Another thing I noticed was that all of the mutants seemed to be men.  While not caring too much (it is a B movie afterall), I thought it was a bit sexist.  But otherwise, I assumed that the mutants were rampaging around the planet, slaughtering everyone to make more mutants.  This is reinforced by the majority of the population evacuating the planet, heading to Mars in a desperate attempt to escape and survive.

But after the movie was over, my friend and I started discussing some of these things, and we discovered that the movie is a lot more complex than it first appeared.  This all stemmed from the mutants’ behaviour.  There is a scene where the monk’s team is in a ruined city.  While hiding, they see a small group of mutants head into a building.  When they get to a large, open area they discover a large mob of refugees consisting of women, children and the elderly trying to board a ship to Mars; the mutants had come from this direction, but apparently left the mob alone.   This was reinforced by a shot of a lone mutant on a rooftop, watching.  If the mutants were slaughtering everyone, they would have easily destroyed this group of people, but they left them alone.

John Malkovich's Character Surrounded by Mutants

The second odd instance concerns a scene near the end of the movie.  The monk’s team consists of two women, both of whom are relatively good fighters (one of the women accompanied the monk throughout the movie and was absolutely amazing with a sword, while the other one usually fought with guns).  There is a scene where one of the male members of the group falls from a ledge into a group of mutants; the rest of the group jumps down to try to save him.  Unfortunately, after a valiant fight, things go really badly.  One guy is killed outright from a minor explosion.  Everyone else who was in the fight, except the woman with the swords, ends up stabbed and dragged off to the machine.  This includes the second woman.  So the mutants weren’t just taking men; they were taking anyone who fought against them.  They were taking soldiers.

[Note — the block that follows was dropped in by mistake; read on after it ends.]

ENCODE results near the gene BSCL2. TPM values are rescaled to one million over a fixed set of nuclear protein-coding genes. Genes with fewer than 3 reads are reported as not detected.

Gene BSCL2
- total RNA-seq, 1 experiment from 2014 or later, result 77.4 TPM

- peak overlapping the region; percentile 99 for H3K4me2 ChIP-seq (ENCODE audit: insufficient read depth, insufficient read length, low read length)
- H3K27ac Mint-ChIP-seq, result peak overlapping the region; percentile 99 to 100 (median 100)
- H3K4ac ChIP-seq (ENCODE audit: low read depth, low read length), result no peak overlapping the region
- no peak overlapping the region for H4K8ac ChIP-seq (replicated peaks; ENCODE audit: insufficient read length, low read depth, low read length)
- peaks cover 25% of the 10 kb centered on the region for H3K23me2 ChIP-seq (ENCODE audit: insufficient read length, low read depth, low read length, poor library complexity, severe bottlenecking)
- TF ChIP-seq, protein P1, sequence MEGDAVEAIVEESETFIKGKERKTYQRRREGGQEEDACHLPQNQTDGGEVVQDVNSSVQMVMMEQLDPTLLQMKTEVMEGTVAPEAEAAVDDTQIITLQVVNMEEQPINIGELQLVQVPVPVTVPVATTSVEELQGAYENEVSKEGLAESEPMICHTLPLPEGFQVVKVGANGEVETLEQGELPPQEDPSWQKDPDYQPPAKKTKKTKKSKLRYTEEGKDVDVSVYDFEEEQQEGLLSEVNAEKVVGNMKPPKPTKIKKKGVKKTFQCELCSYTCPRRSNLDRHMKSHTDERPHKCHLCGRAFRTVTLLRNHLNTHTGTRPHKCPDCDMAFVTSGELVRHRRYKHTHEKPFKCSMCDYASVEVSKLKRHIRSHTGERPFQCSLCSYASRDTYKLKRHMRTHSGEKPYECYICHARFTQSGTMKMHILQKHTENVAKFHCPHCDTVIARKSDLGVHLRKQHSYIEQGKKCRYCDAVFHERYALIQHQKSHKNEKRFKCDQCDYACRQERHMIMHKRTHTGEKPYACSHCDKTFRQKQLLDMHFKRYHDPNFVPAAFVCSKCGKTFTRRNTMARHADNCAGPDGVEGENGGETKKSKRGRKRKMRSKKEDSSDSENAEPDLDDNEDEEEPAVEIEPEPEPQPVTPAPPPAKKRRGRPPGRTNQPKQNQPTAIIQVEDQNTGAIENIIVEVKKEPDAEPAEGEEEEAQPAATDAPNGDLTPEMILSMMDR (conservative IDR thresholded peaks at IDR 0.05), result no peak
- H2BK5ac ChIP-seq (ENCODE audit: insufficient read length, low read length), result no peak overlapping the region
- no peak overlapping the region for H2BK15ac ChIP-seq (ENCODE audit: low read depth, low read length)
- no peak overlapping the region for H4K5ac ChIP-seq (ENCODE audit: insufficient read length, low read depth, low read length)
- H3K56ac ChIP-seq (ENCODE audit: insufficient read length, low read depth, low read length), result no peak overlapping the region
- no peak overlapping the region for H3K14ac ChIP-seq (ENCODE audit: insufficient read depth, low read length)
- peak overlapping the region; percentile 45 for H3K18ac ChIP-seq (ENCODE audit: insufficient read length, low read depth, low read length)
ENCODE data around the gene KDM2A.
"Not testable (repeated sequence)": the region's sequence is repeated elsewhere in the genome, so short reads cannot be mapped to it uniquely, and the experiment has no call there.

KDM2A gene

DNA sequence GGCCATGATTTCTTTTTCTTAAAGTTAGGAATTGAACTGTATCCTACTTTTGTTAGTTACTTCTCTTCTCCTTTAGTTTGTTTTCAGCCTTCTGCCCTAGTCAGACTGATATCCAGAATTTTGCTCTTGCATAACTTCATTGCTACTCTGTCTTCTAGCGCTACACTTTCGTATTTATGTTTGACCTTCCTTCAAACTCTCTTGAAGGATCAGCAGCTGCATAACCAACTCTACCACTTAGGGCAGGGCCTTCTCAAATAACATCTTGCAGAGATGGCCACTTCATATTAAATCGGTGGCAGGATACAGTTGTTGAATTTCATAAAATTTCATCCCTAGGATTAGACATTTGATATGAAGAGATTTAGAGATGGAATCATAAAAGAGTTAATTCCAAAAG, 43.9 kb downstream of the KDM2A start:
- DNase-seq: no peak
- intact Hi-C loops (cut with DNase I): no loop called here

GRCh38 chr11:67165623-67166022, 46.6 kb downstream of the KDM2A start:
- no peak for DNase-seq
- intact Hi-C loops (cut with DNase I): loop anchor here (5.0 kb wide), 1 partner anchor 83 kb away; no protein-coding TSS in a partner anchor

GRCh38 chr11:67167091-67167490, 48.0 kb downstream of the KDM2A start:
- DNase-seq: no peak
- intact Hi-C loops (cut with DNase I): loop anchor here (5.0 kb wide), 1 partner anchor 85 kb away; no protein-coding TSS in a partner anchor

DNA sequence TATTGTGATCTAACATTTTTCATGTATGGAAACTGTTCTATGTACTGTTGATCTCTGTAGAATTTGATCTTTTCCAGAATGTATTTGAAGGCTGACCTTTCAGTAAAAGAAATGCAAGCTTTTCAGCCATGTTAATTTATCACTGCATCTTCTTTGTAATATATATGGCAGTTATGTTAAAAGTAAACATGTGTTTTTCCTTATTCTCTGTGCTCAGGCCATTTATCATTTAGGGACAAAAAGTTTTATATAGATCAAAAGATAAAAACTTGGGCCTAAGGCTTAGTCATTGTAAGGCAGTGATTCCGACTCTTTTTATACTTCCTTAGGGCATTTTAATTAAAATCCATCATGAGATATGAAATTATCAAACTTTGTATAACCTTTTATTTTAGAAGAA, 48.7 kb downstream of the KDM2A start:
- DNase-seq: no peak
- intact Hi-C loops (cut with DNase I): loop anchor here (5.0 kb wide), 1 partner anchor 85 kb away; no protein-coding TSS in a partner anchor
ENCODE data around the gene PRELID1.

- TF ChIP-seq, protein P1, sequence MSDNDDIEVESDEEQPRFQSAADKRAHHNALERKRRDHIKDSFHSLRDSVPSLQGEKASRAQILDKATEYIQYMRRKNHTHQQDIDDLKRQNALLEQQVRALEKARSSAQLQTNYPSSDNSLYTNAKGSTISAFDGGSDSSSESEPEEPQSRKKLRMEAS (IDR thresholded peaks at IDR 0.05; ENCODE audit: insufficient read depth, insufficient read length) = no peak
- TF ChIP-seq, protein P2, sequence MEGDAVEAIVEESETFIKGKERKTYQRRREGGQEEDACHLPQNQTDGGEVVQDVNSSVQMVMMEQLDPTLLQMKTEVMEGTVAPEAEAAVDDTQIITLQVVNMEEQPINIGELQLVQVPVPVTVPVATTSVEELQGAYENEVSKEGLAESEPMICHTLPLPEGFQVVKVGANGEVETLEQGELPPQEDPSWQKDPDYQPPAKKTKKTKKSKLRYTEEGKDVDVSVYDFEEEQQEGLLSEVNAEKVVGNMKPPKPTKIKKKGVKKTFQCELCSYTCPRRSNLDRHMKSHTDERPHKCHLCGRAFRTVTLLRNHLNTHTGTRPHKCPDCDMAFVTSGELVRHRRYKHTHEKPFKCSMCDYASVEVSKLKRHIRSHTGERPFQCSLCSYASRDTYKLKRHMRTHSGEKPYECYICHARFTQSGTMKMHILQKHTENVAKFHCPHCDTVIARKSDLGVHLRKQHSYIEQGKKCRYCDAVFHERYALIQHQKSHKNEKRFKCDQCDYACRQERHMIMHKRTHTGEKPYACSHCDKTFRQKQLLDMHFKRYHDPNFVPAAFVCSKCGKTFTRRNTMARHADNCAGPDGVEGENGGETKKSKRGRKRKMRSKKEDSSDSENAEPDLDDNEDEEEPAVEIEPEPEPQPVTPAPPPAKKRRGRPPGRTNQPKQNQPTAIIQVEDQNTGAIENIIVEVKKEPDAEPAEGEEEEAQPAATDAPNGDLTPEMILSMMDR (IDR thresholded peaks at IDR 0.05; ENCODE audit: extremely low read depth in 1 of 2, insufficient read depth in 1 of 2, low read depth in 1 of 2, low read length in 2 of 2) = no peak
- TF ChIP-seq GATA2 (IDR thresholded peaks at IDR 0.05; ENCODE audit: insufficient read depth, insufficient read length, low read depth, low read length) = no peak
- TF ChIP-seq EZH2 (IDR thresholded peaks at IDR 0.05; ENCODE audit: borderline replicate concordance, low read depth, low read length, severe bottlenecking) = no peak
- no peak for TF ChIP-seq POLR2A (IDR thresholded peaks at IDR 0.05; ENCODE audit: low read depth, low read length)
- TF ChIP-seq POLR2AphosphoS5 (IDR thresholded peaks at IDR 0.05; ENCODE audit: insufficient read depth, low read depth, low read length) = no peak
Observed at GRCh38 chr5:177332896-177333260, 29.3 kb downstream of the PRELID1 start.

So all in all, I was impressed that this level of detail was present within Mutant Chronicles.   At first it appears to be a very stereotypical movie.  But on a deeper level, the mutants were being extremely tactical.  They attacked only those who fought back, thereby taking people who would make the best soldiers.  The mutants were not being sexist – they were just responding to the sexist nature of human culture within the movie.